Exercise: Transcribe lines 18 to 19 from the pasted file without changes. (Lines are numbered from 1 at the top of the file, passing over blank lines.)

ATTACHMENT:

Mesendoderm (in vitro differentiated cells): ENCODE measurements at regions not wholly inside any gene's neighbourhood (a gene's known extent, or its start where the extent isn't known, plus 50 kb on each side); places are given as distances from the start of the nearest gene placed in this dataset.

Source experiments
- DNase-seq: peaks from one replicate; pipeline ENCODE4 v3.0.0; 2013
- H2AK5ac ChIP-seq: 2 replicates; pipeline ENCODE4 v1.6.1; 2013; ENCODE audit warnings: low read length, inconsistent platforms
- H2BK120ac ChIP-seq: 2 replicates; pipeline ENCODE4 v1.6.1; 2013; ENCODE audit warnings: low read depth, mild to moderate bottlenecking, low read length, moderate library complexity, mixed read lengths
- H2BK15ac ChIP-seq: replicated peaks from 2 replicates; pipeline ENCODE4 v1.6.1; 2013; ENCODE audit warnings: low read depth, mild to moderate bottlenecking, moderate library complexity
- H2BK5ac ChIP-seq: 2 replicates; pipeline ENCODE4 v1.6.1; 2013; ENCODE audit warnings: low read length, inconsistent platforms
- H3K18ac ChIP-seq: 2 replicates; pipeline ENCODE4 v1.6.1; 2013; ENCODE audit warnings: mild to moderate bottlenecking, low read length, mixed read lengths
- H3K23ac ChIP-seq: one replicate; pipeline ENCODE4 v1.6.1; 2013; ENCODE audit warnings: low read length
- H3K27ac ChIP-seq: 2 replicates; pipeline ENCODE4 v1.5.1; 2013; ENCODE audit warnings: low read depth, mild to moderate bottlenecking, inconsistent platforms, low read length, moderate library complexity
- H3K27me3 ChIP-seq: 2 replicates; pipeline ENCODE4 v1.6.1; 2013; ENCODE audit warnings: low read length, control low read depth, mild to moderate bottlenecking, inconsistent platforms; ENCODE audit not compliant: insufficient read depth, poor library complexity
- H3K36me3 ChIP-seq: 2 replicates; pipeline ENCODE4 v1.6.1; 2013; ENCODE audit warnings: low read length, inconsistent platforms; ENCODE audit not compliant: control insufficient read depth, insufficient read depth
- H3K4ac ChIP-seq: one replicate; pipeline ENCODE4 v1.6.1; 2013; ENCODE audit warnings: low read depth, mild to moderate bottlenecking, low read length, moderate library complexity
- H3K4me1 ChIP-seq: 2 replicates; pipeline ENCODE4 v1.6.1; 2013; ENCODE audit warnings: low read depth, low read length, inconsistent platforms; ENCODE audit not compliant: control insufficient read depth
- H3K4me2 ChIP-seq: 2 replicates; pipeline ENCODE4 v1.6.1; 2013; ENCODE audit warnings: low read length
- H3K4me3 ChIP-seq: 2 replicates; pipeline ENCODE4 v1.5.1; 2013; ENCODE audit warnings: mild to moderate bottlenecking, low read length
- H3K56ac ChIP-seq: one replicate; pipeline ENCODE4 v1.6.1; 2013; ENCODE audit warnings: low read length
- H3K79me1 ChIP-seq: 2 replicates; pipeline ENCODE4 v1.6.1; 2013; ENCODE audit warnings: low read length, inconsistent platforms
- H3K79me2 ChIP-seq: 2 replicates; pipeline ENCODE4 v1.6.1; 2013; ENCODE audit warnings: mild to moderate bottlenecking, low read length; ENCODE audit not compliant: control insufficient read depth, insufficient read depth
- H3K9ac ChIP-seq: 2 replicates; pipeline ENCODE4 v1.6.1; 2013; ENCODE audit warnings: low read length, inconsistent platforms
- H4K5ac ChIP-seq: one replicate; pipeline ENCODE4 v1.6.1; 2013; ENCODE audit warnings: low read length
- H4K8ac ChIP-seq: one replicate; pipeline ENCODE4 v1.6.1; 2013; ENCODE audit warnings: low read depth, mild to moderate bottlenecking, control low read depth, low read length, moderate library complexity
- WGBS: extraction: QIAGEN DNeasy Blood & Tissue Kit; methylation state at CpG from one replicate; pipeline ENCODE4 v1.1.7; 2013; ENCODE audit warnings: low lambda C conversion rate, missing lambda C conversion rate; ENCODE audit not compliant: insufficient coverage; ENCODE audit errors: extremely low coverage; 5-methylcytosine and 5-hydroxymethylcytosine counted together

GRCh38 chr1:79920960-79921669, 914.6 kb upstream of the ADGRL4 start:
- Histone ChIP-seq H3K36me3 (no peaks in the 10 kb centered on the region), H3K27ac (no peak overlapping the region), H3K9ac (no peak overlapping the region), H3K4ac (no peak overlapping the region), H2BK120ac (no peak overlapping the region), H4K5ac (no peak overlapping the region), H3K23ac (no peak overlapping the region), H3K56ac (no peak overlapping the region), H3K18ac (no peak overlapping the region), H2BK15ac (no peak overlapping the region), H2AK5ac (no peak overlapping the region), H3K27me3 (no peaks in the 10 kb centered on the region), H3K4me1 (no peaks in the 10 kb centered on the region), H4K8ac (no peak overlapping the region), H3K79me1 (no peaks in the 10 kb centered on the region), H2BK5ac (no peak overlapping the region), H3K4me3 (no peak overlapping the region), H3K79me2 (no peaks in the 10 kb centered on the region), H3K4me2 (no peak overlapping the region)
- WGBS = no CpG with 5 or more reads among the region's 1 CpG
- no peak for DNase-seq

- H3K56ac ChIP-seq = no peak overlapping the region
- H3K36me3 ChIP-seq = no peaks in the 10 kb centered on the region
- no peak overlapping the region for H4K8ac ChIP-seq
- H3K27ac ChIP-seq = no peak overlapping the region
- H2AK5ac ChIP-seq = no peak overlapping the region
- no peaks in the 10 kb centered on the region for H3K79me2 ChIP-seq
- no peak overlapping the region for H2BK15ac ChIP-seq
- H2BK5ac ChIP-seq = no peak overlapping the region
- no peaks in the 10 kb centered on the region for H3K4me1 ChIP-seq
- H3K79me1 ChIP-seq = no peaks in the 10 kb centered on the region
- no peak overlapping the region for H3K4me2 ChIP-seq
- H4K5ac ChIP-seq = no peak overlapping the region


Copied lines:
- H3K79me1 ChIP-seq: 2 replicates; pipeline ENCODE4 v1.6.1; 2013; ENCODE audit warnings: low read length, inconsistent platforms
- H3K79me2 ChIP-seq: 2 replicates; pipeline ENCODE4 v1.6.1; 2013; ENCODE audit warnings: mild to moderate bottlenecking, low read length; ENCODE audit not compliant: control insufficient read depth, insufficient read depth